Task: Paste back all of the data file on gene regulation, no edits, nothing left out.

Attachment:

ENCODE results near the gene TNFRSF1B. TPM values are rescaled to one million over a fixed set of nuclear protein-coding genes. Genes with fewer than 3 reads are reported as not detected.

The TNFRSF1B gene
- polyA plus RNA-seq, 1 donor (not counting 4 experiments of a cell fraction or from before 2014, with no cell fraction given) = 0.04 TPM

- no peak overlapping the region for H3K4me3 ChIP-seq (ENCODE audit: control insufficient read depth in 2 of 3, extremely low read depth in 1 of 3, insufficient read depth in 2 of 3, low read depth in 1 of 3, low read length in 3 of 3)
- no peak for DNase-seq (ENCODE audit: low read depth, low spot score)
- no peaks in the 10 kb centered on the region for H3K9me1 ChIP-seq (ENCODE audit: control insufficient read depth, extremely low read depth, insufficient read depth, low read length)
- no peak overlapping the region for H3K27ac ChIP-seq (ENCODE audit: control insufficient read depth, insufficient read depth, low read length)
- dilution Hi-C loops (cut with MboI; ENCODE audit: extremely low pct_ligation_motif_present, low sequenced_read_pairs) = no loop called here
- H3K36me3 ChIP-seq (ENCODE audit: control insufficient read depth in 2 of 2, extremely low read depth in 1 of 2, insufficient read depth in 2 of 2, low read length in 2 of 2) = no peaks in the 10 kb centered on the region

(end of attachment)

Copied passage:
ENCODE results near the gene TNFRSF1B. TPM values are rescaled to one million over a fixed set of nuclear protein-coding genes. Genes with fewer than 3 reads are reported as not detected.

The TNFRSF1B gene
- polyA plus RNA-seq, 1 donor (not counting 4 experiments of a cell fraction or from before 2014, with no cell fraction given) = 0.04 TPM

- no peak overlapping the region for H3K4me3 ChIP-seq (ENCODE audit: control insufficient read depth in 2 of 3, extremely low read depth in 1 of 3, insufficient read depth in 2 of 3, low read depth in 1 of 3, low read length in 3 of 3)
- no peak for DNase-seq (ENCODE audit: low read depth, low spot score)
- no peaks in the 10 kb centered on the region for H3K9me1 ChIP-seq (ENCODE audit: control insufficient read depth, extremely low read depth, insufficient read depth, low read length)
- no peak overlapping the region for H3K27ac ChIP-seq (ENCODE audit: control insufficient read depth, insufficient read depth, low read length)
- dilution Hi-C loops (cut with MboI; ENCODE audit: extremely low pct_ligation_motif_present, low sequenced_read_pairs) = no loop called here
- H3K36me3 ChIP-seq (ENCODE audit: control insufficient read depth in 2 of 2, extremely low read depth in 1 of 2, insufficient read depth in 2 of 2, low read length in 2 of 2) = no peaks in the 10 kb centered on the region